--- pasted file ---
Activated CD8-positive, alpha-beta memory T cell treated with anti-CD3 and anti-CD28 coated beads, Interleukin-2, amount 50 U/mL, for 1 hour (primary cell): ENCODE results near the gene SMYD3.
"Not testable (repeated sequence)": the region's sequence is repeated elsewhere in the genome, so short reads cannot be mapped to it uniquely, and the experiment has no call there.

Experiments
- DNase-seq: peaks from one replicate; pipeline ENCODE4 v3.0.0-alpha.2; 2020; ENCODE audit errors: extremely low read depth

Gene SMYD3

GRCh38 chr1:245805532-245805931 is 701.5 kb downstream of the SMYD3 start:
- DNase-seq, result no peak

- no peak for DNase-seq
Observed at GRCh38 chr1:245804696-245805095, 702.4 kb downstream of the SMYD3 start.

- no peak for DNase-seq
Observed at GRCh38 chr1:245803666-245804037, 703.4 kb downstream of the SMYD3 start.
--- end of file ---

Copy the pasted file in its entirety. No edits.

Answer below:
Activated CD8-positive, alpha-beta memory T cell treated with anti-CD3 and anti-CD28 coated beads, Interleukin-2, amount 50 U/mL, for 1 hour (primary cell): ENCODE results near the gene SMYD3.
"Not testable (repeated sequence)": the region's sequence is repeated elsewhere in the genome, so short reads cannot be mapped to it uniquely, and the experiment has no call there.

Experiments
- DNase-seq: peaks from one replicate; pipeline ENCODE4 v3.0.0-alpha.2; 2020; ENCODE audit errors: extremely low read depth

Gene SMYD3

GRCh38 chr1:245805532-245805931 is 701.5 kb downstream of the SMYD3 start:
- DNase-seq, result no peak

- no peak for DNase-seq
Observed at GRCh38 chr1:245804696-245805095, 702.4 kb downstream of the SMYD3 start.

- no peak for DNase-seq
Observed at GRCh38 chr1:245803666-245804037, 703.4 kb downstream of the SMYD3 start.